Here’s another story that will make sure you wash your produce before eating. In 2011, an outbreak of salmonella from cantaloupe was traced to germs clinging to the melon's rinds and transferred to the flesh inside when the fruit was cut. Bacteria can stick easily to the rough surface of fruits like cantaloupes. And even a small amount of bacteria can be dangerous if it reaches the inside of firm fruits such as melons and cucumbers.
Food experts hence recommend scrubbing their rind with a clean vegetable brush and washing your hands with soap and warm water afterward.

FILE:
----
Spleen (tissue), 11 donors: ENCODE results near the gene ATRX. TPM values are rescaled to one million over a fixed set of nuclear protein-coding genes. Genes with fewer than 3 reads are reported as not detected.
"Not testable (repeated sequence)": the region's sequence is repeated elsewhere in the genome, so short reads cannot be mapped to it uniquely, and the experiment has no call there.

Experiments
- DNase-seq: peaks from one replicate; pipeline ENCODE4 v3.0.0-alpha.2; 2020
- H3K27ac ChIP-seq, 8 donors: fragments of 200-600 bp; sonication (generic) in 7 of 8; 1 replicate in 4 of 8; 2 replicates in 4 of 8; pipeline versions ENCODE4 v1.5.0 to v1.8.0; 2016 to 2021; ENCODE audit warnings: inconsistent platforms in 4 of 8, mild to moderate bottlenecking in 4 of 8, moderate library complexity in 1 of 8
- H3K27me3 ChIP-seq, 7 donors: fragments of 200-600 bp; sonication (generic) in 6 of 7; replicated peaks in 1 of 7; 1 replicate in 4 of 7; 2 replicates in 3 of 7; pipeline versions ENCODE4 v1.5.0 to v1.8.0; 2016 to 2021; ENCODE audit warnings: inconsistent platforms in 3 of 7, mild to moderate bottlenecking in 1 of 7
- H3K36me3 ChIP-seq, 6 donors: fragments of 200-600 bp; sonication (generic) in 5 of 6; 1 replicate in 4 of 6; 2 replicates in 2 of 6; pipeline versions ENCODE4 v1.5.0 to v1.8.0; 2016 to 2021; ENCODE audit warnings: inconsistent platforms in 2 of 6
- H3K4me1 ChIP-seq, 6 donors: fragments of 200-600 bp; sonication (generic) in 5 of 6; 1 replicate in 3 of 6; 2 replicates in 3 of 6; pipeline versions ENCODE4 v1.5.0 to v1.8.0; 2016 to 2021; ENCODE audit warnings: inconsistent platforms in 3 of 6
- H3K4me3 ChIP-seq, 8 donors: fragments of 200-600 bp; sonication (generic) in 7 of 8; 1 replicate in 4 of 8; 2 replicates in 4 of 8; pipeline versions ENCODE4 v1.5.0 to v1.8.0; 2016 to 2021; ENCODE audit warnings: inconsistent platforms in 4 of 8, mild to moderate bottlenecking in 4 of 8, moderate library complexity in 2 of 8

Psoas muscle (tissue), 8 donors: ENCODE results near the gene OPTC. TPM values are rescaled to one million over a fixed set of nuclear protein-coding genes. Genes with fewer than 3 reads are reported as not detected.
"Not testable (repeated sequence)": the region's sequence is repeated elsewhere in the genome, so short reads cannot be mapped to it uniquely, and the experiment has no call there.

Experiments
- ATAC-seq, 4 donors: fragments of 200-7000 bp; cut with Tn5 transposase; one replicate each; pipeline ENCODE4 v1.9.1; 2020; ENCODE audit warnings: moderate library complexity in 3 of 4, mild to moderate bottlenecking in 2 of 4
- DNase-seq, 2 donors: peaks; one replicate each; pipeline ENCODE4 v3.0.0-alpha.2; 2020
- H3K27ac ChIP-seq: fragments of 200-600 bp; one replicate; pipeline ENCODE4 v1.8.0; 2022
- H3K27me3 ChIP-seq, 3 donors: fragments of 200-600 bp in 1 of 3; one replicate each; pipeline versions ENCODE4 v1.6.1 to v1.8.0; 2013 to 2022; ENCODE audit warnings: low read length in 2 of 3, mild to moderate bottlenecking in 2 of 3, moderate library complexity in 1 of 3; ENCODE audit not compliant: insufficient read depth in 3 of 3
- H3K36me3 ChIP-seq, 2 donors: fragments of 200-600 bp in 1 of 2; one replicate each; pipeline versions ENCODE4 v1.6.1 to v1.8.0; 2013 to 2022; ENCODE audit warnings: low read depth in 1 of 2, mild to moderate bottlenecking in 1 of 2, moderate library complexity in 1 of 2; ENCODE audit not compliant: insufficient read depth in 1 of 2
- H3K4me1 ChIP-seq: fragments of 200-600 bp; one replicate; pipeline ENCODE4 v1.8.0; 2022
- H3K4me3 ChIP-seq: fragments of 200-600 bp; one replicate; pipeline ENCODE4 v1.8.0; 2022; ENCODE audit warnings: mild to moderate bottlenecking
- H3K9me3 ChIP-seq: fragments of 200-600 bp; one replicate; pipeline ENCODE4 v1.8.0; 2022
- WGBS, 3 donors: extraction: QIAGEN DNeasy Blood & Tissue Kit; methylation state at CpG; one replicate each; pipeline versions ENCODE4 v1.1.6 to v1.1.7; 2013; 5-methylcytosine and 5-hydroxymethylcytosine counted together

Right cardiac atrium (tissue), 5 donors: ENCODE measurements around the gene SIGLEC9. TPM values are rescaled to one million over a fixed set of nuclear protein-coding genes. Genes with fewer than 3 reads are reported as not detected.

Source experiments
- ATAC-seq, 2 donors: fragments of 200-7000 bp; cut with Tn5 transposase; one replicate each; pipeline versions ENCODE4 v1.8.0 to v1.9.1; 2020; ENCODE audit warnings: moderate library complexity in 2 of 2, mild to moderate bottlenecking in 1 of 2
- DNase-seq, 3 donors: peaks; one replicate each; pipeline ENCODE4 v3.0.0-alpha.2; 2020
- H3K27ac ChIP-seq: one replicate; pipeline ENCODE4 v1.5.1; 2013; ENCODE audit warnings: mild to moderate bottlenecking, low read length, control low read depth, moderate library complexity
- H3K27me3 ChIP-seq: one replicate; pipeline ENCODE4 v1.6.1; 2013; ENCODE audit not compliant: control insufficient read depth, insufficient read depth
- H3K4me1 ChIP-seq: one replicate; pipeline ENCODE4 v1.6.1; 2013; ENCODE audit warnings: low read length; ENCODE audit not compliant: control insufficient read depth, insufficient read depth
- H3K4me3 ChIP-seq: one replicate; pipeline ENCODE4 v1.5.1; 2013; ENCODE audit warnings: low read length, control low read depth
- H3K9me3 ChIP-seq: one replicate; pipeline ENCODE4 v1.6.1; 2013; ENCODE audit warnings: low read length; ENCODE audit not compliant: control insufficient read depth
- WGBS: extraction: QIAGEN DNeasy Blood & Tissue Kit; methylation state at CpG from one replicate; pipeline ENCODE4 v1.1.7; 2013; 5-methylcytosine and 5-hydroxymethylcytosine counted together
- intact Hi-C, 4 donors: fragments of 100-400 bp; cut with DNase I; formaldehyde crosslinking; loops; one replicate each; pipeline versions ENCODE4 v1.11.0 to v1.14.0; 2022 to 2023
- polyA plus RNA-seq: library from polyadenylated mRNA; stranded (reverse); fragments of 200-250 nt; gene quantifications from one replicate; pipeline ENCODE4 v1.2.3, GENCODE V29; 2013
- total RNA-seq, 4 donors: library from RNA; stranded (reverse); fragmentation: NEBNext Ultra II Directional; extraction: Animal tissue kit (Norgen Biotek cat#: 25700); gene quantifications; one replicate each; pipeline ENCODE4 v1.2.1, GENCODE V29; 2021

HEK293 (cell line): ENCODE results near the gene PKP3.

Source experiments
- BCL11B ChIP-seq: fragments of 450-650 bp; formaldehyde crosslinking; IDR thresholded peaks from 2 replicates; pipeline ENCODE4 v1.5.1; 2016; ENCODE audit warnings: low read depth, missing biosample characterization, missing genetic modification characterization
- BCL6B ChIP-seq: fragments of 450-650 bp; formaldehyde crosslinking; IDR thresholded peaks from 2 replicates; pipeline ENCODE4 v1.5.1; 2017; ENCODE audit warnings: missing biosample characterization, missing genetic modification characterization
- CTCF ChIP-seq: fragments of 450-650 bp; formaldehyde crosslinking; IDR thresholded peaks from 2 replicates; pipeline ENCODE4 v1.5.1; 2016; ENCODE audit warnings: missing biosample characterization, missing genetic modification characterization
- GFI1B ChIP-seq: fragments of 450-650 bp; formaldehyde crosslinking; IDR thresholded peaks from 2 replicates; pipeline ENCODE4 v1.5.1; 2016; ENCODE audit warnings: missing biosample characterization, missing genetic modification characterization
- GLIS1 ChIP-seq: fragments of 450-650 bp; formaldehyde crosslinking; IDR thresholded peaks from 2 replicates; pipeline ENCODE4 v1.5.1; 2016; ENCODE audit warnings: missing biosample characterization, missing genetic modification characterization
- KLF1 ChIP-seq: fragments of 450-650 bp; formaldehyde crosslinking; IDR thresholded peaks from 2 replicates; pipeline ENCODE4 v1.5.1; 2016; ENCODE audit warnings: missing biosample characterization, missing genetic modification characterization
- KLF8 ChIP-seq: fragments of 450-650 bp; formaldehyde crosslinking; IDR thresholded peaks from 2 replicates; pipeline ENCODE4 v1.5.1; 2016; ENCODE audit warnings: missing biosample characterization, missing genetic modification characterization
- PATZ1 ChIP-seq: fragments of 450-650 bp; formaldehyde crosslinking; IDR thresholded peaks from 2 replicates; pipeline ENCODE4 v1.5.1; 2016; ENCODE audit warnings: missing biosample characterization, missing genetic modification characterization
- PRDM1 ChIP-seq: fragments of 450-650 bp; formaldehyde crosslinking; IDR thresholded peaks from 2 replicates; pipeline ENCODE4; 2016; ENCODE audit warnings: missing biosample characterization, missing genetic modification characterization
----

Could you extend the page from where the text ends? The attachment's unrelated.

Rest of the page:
Myth 6: As long as you cut off the mold, the rest of the food is fine
Don’t be under the assumption that if you cut or scrape the mold out of food, the remaining part will be safe to eat. That’s not always true. Moldy bread, especially, is better off thrown away as the mold is more likely to be growing beyond the areas you can see. Molds usually extend deep into the food and merely scraping off the visible part won’t make the food safe to eat.
However, molds have a hard time growing inside firm fruits and vegetables. So if you cut off at least an inch around the spot of mold in the affected fruit or veggie, you can still eat it. Just make sure that you wash the knife properly afterward to avoid cross-contaminating your produce.
Myth 7: It’s safe to eat raw cookie dough/cake mix